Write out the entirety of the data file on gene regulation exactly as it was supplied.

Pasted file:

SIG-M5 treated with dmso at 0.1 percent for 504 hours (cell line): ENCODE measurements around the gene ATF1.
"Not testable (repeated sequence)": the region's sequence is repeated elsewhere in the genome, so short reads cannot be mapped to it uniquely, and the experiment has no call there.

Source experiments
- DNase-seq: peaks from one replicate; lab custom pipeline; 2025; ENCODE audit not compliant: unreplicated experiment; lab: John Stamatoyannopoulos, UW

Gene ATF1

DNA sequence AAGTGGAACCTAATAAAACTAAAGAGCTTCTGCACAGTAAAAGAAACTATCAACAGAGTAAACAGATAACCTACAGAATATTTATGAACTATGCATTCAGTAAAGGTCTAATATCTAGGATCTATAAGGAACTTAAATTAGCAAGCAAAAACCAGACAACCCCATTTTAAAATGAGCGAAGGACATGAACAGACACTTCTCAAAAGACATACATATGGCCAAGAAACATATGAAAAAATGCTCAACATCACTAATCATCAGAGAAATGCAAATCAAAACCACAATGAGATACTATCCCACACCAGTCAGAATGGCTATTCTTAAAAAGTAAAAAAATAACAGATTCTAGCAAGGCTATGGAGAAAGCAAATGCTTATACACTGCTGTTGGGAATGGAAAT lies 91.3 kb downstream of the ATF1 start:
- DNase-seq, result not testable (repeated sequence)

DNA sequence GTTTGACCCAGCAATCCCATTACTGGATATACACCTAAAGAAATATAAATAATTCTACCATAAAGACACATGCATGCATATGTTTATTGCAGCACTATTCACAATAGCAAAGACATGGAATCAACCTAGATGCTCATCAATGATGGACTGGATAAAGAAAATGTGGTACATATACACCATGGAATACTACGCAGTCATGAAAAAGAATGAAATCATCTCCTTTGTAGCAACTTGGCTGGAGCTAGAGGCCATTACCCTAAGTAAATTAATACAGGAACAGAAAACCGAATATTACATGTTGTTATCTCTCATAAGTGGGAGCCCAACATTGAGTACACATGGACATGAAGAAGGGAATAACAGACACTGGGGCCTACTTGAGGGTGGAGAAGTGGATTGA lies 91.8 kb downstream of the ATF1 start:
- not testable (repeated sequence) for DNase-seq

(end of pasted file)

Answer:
SIG-M5 treated with dmso at 0.1 percent for 504 hours (cell line): ENCODE measurements around the gene ATF1.
"Not testable (repeated sequence)": the region's sequence is repeated elsewhere in the genome, so short reads cannot be mapped to it uniquely, and the experiment has no call there.

Source experiments
- DNase-seq: peaks from one replicate; lab custom pipeline; 2025; ENCODE audit not compliant: unreplicated experiment; lab: John Stamatoyannopoulos, UW

Gene ATF1

DNA sequence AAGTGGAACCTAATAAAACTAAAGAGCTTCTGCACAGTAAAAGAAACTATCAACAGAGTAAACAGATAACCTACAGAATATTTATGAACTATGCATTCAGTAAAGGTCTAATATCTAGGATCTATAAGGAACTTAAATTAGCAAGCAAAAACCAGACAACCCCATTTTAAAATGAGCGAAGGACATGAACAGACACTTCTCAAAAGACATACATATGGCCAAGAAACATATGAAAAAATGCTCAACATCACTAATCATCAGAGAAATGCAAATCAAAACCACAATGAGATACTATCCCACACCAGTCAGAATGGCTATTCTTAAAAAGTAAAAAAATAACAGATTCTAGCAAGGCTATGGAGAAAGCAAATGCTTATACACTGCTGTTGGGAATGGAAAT lies 91.3 kb downstream of the ATF1 start:
- DNase-seq, result not testable (repeated sequence)

DNA sequence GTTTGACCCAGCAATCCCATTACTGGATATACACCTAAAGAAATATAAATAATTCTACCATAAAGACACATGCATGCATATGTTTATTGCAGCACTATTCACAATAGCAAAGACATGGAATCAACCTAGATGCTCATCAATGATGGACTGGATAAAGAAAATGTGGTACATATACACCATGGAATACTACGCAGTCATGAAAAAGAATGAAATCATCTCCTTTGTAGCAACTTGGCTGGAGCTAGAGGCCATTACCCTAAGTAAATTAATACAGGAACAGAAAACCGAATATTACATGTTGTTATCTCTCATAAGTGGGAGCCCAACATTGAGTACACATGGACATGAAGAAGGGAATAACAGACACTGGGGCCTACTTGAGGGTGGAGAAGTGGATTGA lies 91.8 kb downstream of the ATF1 start:
- not testable (repeated sequence) for DNase-seq